Why Does Travelling Make You Tired: 4 Ways To Avoid

Travelling Make You Tired

Road trips are more difficult than chair-based ones. Travelers are typically tired both physically and mentally after lengthy trips, but why is this? In fact, it can be brought on by any mode of transportation: planes, trains, boats, and road trips. To find out more about why traveling makes you so tired, please keep reading.

Reasons Why Traveling Makes You So Tired

The Lack Of Mental Stimulation

Why are people so worn out after traveling, which isn’t a particularly physically demanding activity? Lack of mental stimulation is a major cause of travel tiredness. There’s a good chance that you’ll get bored while traveling.

Our brains can make us fall asleep when there isn’t enough mental stimulation. As a result, when you spend hours in the same seat on a train, bus, or airplane, your body will tire and your mind will start to wander.

Your Psychological State Can Influence Your Energy Level

Our energy levels can be significantly impacted by our psychological state.

When we travel, we enter a mental state where we are both eager to arrive at our destination and disinterested in the surroundings. This can be mentally taxing because you’re waiting in anticipation for hours on end, which inevitably causes tiredness.

Nevertheless, since vacations are such a great way to unwind and let off steam, travel can actually be good for our mental health. Many travelers relish the opportunity to take a break from their typical hectic schedules.

The Altitude When Traveling By Air

The altitude is one factor that can make flying tiresome. The pressure and oxygen levels significantly drop as you ascend higher into the atmosphere. Aircraft cabins are pressurized to create comfortable conditions for passengers in order to account for these changes.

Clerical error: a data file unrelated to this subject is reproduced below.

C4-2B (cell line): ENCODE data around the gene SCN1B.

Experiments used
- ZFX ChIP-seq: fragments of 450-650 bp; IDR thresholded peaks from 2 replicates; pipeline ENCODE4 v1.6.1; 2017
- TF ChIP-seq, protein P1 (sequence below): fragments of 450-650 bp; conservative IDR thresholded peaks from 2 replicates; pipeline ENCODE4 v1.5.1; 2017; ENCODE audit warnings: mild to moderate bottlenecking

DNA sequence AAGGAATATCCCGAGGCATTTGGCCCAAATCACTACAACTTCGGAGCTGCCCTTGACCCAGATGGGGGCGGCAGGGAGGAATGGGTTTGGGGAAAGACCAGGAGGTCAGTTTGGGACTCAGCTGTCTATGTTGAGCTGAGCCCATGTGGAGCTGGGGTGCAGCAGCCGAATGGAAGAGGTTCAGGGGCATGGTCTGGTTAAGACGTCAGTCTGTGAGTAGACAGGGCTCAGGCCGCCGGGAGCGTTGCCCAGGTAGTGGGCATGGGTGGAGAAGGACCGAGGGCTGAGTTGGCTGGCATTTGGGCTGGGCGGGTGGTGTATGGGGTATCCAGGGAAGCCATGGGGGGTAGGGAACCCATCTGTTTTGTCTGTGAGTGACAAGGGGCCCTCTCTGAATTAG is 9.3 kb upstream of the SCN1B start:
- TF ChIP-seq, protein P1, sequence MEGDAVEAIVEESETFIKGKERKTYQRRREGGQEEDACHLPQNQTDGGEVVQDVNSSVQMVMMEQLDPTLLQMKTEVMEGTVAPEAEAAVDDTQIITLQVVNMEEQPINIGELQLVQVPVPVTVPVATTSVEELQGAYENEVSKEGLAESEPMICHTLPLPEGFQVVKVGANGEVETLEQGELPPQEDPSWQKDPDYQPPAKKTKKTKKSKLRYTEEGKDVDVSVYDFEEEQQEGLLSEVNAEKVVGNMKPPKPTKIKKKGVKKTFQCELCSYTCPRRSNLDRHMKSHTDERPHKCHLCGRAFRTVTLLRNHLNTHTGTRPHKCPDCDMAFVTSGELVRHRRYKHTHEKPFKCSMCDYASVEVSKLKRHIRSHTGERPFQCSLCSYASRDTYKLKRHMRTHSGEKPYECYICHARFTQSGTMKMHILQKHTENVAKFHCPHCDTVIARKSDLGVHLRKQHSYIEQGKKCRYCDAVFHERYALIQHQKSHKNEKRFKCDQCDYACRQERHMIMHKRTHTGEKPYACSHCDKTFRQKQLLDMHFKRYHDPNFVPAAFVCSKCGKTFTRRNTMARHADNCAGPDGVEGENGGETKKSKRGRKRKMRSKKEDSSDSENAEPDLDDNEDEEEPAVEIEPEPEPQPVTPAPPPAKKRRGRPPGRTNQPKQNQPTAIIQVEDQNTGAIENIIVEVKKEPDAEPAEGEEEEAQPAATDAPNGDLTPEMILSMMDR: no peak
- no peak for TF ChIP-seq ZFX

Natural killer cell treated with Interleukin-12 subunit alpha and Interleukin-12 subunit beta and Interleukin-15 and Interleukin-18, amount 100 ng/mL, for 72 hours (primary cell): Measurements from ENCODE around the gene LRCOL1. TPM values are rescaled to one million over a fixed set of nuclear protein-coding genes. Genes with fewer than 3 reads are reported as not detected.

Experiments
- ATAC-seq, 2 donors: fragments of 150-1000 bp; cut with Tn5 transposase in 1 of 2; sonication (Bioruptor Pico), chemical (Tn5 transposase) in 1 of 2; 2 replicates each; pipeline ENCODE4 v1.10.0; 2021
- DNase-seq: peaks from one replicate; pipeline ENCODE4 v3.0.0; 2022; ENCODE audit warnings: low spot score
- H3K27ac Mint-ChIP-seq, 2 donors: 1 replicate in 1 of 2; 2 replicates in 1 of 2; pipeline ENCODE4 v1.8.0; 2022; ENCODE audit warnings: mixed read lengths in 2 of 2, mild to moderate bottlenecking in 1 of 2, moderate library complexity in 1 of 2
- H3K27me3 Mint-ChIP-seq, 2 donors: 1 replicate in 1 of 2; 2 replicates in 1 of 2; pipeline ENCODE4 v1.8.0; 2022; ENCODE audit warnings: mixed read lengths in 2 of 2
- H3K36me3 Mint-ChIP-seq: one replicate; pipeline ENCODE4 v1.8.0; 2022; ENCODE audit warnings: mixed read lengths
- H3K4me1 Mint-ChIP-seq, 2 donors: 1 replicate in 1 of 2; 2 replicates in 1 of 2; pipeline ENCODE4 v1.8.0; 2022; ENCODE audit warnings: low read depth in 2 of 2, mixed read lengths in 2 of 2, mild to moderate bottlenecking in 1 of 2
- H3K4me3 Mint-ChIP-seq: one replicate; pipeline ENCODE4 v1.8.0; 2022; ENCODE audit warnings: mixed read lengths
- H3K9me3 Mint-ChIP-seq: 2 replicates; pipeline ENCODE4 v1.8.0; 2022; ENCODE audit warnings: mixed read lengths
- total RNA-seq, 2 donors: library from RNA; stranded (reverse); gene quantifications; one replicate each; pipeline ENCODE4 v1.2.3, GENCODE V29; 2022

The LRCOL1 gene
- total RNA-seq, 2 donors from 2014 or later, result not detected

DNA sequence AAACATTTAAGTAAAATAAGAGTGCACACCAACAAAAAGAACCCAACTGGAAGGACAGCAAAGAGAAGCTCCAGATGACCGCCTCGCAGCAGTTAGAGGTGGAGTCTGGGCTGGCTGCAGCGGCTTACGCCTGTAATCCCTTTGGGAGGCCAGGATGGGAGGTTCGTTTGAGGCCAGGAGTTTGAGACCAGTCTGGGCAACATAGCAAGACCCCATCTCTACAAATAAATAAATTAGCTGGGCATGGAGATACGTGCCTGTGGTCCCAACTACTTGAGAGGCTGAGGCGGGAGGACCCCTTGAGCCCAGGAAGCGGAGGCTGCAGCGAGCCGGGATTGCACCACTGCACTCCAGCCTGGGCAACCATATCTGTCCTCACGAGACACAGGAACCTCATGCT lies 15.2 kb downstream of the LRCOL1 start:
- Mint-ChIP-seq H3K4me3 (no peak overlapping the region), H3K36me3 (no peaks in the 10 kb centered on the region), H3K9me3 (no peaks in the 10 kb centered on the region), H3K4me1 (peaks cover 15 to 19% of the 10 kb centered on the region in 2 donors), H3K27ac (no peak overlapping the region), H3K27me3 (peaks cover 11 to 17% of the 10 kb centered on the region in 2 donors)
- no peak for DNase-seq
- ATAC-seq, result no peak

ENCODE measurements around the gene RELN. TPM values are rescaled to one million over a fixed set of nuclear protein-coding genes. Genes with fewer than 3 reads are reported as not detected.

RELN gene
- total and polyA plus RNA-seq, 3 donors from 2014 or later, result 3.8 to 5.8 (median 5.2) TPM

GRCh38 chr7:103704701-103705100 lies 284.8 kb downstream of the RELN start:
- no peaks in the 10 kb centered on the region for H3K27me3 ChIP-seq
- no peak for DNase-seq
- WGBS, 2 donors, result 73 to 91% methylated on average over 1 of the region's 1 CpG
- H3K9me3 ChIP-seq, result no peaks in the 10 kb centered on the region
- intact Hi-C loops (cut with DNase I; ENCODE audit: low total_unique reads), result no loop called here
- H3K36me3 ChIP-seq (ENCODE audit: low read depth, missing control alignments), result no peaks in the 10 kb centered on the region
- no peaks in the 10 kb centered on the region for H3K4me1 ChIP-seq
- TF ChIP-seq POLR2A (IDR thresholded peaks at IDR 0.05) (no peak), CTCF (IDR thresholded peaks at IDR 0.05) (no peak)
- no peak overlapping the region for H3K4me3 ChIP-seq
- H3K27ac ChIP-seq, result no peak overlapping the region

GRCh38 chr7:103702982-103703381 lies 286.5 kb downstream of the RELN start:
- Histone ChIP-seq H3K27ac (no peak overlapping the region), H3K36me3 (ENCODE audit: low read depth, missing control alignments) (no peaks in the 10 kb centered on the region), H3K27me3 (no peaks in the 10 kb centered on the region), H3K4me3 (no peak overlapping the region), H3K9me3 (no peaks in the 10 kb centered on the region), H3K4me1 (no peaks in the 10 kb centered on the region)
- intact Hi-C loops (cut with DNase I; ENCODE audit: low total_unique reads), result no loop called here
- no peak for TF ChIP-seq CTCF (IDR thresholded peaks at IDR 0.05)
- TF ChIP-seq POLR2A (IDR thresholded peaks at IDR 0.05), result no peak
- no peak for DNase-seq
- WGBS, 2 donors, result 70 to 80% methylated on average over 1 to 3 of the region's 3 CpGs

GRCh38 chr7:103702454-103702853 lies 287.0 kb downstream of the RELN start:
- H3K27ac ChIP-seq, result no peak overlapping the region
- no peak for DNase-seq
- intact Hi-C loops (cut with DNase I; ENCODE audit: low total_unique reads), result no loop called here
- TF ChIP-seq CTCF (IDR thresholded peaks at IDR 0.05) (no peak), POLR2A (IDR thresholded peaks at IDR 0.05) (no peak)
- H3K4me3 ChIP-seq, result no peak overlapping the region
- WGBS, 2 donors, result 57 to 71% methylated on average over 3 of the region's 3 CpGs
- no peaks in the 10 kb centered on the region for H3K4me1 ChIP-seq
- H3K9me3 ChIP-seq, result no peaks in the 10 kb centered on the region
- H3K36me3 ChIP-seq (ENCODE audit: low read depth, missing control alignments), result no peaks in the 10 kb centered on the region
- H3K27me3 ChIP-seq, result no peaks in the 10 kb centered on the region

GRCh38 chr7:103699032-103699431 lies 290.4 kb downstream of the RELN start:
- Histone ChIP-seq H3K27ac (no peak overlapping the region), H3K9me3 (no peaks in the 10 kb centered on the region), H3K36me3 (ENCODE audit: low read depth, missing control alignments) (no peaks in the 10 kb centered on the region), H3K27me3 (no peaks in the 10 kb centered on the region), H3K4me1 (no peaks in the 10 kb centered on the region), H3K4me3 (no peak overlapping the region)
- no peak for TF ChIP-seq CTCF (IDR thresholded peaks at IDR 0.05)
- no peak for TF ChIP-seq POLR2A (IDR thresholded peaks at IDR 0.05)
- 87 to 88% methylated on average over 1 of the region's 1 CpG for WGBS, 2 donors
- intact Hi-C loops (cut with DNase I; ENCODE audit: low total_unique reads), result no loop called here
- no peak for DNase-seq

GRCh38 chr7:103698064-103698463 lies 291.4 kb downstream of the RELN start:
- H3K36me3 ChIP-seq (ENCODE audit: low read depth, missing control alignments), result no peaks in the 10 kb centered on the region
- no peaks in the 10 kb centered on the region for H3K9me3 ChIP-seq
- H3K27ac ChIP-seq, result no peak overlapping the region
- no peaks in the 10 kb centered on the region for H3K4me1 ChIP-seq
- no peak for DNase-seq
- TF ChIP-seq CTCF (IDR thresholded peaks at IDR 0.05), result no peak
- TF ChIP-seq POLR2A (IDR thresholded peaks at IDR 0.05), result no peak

Travelling Make You Tired

Despite being pressurized, airplane cabin pressure still falls below that of the surrounding atmosphere. You may feel tired as a result of its negative mental and physical effects.

Shortness of breath and lower levels of oxygen reaching your body’s organs occur as a result of the lower pressure maintained in airplane cabins compared to atmospheric pressure. Consequently, you might feel worn out after a lengthy flight.

Dehydration When Flying

Dehydration is another factor that contributes to tiredness while flying. In order to ensure safe and effective flights, an airplane is a controlled environment with predetermined standards. The majority of airplanes specify various conditions, including humidity.

Typically, planes set the humidity levels between 10% and 20%.

In typical environments, the relative humidity ranges from 35% to 65%. As a result, the amount of moisture in the air in airplanes is reduced by 15% to 55%.

Because low humidity causes your nasal passage to dry out, it can help spread airborne diseases. As a result, diseases like the common cold can spread quickly on airplanes.

Decreased Bodily Functions

  • Digestion Problems

Constipation is a common side effect of travel, especially air travel. When traveling by road or rail, many people, however, also experience digestive disturbances.

New foods and beverages that your body is unfamiliar with can cause digestive issues. In addition, a lot of people find that traveling is stressful.

Experiencing more stress can cause nausea, indigestion, gas, and diarrhea. Any of these typical stomach problems could cause you to feel tired and tired while traveling.

  • Blood Circulation Issues

Blood circulation issues are another frequent problem you might encounter while traveling. Blood circulation problems can arise when you’re traveling because you’ll probably be sitting still for a while. Circulation to various parts of your body can be compromised by prolonged sitting.

Jet Lag

Jet lag is a term often used to describe feeling tired after traveling. This isn’t strictly accurate though because it’s a condition brought on by flying across time zones.